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1.4 CHEMICAL SCIENCES, Colloid chemistry
The morphology of the microcrystalline zinc oxide formed by reaction of zinc salts with sodium hydroxide depends critically on the reaction conditions. To understand this, the nature of the solid product has been probed by scanning electron microcopy (SEM) and X-ray diffraction (XRD) and the concentration of zinc remaining in the solution has been determined at regular intervals throughout the reaction. Two general preparative procedures have been followed. The first, which involves simply heating an aqueous solution containing Zn(NO3)2 (0.025 M) and sodium hydroxide (0.375 M) to 101 uC and maintaining it at that temperature for periods of up to 8 hours, produces star-like microcrystals. The star-like morphology is apparently caused by multiple crystal twinning at the onset of growth, and the size and shape of the microcrystals have been found to be affected by both the reaction stoichiometry and the type of zinc salt ; counterion. In the second method, which produces needles of zinc oxide (lengths up to 6 mm—aspect ratio w6), the reagents are stirred at room temperature for two hours before heating the mixture to 101 oC andmaintaining it at that temperature for up to 24 hours. Pre-stirring allows the formation of Zn(OH)2, which is shown by XRD and SEM to transform to ZnO upon heating.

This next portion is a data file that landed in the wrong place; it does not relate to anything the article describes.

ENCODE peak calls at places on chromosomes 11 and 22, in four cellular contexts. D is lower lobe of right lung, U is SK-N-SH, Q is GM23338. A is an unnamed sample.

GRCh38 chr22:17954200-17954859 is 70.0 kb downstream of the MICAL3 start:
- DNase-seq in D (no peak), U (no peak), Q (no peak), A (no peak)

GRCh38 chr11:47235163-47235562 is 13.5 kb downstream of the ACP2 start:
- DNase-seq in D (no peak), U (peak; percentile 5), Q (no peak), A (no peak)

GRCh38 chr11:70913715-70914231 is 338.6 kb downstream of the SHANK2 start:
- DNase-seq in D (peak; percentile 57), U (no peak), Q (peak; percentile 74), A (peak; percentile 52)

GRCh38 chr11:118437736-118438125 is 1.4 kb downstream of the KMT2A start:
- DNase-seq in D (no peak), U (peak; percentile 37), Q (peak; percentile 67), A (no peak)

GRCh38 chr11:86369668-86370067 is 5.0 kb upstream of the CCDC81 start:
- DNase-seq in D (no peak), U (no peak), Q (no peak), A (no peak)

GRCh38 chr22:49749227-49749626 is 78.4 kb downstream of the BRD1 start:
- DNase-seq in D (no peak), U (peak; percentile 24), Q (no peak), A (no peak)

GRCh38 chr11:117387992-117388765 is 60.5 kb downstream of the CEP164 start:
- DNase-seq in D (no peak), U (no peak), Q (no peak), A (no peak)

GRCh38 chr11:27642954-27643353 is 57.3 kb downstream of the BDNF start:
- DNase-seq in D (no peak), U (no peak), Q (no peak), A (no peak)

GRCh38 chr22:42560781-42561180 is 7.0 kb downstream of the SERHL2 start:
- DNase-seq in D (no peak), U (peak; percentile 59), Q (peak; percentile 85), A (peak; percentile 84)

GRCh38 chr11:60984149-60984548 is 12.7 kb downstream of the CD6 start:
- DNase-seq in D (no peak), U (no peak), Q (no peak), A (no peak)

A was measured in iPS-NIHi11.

Growth of well-defined ZnO microparticles by hydroxide ion hydrolysis of zinc salts. R.A. McBride, J.M. Kelly, D.E. McCormack, J. Mater. Chem., 2003, 13, 1196.